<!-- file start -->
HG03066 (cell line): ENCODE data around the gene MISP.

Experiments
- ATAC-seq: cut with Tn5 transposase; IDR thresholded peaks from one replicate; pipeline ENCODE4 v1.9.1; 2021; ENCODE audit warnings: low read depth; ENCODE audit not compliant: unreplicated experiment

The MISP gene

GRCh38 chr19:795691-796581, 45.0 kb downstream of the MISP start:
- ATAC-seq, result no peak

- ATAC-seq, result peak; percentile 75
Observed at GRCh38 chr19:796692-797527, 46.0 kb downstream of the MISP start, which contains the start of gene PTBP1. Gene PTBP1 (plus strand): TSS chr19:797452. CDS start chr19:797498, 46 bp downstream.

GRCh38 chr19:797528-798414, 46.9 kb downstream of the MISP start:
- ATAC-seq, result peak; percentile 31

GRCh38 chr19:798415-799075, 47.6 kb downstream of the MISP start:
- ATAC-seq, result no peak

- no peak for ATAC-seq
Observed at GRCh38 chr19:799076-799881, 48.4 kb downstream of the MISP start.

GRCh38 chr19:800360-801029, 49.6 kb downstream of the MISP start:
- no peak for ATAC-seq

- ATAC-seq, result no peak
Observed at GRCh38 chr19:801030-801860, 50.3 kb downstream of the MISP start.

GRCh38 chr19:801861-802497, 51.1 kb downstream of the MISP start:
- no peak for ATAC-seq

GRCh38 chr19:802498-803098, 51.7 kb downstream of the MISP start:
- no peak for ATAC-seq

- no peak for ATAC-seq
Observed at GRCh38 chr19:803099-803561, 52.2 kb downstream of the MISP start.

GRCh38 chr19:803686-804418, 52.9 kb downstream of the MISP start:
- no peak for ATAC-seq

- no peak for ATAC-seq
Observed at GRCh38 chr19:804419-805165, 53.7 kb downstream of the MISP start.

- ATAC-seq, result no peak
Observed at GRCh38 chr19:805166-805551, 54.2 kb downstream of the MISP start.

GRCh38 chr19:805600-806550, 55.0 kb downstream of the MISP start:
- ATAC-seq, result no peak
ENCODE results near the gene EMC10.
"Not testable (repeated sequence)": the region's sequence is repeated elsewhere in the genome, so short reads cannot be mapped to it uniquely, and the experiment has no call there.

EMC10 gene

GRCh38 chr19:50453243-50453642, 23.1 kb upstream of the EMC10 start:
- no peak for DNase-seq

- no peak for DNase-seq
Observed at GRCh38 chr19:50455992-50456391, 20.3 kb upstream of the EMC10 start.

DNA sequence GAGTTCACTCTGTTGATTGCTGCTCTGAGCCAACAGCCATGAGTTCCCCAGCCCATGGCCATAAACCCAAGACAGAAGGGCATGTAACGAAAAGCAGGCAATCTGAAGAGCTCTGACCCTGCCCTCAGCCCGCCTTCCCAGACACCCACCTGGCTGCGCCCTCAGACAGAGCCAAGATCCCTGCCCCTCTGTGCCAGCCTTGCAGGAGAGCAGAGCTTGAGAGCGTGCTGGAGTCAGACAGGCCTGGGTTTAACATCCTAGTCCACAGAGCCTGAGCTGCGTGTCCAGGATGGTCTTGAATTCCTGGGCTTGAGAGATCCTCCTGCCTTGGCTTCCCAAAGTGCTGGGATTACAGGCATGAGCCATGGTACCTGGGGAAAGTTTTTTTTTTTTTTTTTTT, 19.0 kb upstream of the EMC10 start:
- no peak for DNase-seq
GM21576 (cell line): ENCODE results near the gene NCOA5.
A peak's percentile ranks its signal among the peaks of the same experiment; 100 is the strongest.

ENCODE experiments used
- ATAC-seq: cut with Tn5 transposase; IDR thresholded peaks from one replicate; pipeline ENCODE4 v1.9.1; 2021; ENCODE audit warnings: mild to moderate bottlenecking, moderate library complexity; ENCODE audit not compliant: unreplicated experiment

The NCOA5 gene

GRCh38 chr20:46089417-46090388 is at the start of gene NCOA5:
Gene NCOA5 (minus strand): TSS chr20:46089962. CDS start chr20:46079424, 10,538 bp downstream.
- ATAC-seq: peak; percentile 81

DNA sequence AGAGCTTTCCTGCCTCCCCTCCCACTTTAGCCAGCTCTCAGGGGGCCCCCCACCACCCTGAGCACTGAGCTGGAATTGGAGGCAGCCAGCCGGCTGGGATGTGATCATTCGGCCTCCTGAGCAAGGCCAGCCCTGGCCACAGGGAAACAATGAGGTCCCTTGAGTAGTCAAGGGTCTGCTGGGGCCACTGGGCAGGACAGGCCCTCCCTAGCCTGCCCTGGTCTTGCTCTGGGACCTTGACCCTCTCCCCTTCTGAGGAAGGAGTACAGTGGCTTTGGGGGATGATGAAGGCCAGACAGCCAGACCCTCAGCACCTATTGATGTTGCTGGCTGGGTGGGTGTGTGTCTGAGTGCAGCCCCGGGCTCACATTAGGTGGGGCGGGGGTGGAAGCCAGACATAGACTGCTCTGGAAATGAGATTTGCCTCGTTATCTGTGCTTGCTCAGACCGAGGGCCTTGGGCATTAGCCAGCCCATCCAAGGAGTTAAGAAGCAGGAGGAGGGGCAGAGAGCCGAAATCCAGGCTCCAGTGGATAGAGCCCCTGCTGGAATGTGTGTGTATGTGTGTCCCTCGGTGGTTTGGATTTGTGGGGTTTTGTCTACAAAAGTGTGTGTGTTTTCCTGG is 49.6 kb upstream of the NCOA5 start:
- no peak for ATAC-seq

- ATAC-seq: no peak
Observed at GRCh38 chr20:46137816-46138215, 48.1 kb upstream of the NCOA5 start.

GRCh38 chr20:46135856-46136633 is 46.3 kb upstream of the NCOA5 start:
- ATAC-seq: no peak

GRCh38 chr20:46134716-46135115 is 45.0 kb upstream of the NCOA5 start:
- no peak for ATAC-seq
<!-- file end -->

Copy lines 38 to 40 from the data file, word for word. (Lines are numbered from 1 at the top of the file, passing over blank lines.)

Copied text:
- no peak for DNase-seq
Observed at GRCh38 chr19:50455992-50456391, 20.3 kb upstream of the EMC10 start.

DNA sequence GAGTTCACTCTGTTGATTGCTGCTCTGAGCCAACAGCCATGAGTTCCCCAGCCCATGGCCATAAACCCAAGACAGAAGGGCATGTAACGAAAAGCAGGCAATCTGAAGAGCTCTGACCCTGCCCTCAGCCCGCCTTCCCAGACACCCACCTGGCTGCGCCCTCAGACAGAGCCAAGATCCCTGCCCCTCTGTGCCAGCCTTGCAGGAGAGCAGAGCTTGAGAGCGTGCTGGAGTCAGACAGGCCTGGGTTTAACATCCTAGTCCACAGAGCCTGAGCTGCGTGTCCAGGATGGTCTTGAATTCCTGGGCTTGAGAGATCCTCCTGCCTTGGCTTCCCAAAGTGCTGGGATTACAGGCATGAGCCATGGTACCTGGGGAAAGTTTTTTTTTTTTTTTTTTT, 19.0 kb upstream of the EMC10 start: